From: Silver Screen
“Death Wish” will leave you wishing just that
Horror director and producer Eli Roth has had an interesting career spanning two decades. From cult classics like “Cabin Fever” and “Hostel,” as well as an extremely memorable performance as the “Bear Jew” in Quentin Tarantino’s “Inglourious Basterds,” Roth has had both highs and lows, mostly earning a reputation as a niche director who makes gruesome, polarizing films. In a move away from his traditional role as director and producer of violent horror flicks, Roth has decided to undertake a reimagining of the 1974 revenge thriller of the same name, “Death Wish.”
What results is a bland, procedural action film that makes it suspiciously unclear as to whether or not it is self aware, leading the audience to laugh at scenes that don’t seem to be intentionally humorous.
The premise of the film is essentially outlined in the trailers. A man’s family is attacked while he is out and -- not having faith in the justice system -- decides to take matters into his own hands, literally earning the (uncreative) title of “Grim Reaper” as he anonymously shoots his way through the Chicago underworld.
What would essentially work as an action film (albeit a traditional one) is muddled by a quarter of the film relying solely on exposition. The purpose is presumably to create an emotional attachment to the protagonist Paul Kersey (Bruce Willis), his wife Lucy (Elisabeth Shue) and daughter Jordan (Camila Morrone). What happens instead is an exceedingly stiff first act where the only valuable components are the inciting incident when his family is attacked and the reveal that Paul is a surgeon, which becomes an important element in the second act.
It is unclear as to whether or not this is the result of a poor script, but this may be the most phoned-in, emotionless set of performances by a group of actors in the last couple years. Lucy might as well have been a robot; when she sees her daughter being held at gunpoint during the pivotal burglary, her reaction could not have been more insincere. Paul’s expression seldom changes throughout the length of the entire film, even with the spectrum of emotional and traumatic events that transpire.
Given the length and monotony of the exposition at the start of the film, it still falls short of being a compelling action movie. What little adrenaline this movie produces is squandered by the fact that it is administered by a middle-aged, wealthy surgeon who doesn’t like cops very much. He randomly and violently administers vigilante justice throughout the streets of Chicago by way of a handgun that conveniently fell off one of his patients on the operating table (as if the police or paramedics wouldn’t have removed a deadly weapon before bringing a shooting victim into a hospital).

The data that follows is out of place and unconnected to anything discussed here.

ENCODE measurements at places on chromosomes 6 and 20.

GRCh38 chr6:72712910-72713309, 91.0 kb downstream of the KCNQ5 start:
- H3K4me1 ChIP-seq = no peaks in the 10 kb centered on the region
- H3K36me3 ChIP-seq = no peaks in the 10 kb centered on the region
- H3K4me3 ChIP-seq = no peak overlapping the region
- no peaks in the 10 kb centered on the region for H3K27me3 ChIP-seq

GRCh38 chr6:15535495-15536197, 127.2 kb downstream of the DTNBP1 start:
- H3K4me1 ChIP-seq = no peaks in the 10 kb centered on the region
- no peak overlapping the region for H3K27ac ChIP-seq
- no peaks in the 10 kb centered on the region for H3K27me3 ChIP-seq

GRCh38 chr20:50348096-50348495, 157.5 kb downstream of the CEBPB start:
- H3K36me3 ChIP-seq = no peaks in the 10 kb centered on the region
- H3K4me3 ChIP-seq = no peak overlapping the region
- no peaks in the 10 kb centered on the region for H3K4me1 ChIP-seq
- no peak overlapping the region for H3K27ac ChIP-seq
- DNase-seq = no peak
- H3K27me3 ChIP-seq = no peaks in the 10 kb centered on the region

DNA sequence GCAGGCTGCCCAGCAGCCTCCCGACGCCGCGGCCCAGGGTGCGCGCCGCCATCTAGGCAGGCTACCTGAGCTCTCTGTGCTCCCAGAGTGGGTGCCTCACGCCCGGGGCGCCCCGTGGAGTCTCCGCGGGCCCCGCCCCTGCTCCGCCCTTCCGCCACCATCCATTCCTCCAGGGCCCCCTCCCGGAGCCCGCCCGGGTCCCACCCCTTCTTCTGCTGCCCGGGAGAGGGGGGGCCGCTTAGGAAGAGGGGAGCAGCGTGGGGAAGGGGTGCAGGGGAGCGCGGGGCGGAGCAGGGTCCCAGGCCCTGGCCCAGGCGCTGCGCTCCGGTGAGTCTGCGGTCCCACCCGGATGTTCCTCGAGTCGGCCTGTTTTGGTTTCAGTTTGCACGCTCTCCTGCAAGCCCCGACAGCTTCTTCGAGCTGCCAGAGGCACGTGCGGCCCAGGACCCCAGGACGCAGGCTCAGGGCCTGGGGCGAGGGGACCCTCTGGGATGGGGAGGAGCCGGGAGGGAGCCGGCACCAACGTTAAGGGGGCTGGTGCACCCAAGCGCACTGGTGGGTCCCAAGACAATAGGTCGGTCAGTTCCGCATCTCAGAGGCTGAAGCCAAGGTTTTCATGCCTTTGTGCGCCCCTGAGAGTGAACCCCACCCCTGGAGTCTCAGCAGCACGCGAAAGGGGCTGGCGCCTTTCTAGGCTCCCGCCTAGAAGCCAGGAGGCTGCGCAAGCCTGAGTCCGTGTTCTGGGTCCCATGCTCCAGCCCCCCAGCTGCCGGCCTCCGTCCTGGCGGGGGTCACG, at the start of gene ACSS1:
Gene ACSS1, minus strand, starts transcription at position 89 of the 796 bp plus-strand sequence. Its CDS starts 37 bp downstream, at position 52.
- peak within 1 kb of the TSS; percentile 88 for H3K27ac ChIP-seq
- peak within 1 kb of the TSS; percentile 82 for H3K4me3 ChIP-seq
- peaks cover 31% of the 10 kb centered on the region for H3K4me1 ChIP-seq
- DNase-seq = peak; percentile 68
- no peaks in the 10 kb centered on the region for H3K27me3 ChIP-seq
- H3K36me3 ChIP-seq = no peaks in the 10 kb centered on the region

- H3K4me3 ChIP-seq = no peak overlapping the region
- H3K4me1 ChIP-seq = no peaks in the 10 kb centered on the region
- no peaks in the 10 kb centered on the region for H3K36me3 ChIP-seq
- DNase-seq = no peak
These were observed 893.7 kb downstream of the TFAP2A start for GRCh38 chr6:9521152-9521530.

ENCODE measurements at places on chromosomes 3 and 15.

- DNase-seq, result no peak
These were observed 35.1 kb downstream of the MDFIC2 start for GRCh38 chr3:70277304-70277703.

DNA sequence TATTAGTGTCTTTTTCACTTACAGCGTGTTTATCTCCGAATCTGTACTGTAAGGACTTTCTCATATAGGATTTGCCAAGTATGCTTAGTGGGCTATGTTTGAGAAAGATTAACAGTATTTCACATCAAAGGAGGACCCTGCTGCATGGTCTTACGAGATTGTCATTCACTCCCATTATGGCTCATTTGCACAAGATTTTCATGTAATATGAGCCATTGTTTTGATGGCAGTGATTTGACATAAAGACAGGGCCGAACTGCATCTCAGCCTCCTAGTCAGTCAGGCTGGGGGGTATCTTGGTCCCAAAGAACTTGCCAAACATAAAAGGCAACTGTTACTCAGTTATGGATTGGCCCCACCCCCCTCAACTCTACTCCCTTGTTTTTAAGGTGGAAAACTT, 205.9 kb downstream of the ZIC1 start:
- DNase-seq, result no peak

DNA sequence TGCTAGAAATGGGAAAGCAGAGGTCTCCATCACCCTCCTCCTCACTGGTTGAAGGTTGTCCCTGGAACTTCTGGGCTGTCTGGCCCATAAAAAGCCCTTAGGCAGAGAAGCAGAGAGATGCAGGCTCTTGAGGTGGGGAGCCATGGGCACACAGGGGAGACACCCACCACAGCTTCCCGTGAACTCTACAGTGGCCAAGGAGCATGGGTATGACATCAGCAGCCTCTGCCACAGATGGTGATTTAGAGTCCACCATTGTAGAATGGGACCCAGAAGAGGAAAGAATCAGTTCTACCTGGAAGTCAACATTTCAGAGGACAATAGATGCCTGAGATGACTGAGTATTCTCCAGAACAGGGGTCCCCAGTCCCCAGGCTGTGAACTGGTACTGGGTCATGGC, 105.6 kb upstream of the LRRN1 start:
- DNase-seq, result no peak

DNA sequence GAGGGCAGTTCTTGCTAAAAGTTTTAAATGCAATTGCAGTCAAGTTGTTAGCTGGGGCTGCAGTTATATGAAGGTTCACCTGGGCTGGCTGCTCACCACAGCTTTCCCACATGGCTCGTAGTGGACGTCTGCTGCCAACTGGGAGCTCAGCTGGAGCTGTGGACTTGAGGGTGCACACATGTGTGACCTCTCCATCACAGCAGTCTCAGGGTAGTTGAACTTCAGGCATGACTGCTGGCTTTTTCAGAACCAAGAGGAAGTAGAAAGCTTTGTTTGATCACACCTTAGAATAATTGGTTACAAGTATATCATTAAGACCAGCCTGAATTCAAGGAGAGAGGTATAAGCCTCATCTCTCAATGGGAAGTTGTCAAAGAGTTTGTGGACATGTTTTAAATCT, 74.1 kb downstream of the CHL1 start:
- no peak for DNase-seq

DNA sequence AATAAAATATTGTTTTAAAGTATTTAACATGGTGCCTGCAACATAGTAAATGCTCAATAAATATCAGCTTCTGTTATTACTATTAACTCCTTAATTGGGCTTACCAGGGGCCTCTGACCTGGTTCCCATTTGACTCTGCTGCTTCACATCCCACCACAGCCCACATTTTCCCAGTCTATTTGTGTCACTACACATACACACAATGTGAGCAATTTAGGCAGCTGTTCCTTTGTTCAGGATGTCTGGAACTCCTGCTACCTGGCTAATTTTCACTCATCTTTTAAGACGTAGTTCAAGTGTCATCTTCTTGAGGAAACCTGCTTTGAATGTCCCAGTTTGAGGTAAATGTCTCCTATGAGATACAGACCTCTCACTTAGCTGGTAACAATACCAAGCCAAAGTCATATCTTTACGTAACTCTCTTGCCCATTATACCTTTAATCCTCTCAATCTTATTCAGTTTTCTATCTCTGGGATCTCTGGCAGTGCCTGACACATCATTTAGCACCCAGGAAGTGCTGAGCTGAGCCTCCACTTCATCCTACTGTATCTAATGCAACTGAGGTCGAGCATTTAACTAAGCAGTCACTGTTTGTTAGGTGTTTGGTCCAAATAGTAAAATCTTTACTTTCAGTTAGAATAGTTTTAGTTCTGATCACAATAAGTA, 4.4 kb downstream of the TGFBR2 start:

Between all of this intermittent violence is a strange subplot where Paul tries to conceal his identity as a vigilante from a pair of detectives (Dean Norris, Kimberly Elise) and his brother Frank (Vincent D’Onofrio) who serves little purpose besides asking for money from Paul at the beginning of the film. This makes up the bulk of the second act before it is then hastily resolved in the film’s last act.
There is little to be said about “Death Wish” besides that it remains unclear as to whether or not it was a major misstep or a calculated, self-aware action-comedy. There were a lot of scenes where the audience literally laughed out loud, but it was very ambiguous as to whether or not the comedic moments were intentional. Given the subject matter and some of the brutal on-screen deaths, the comedic timing seemed a little inappropriate. If you want an intentional balance between action and comedy, go see “Game Night.” Overall, “Death Wish” is a dismal action flick which only stands on the legs of its absurdity, whether intended or not.
“Death Wish” was released in theaters Friday, March 2nd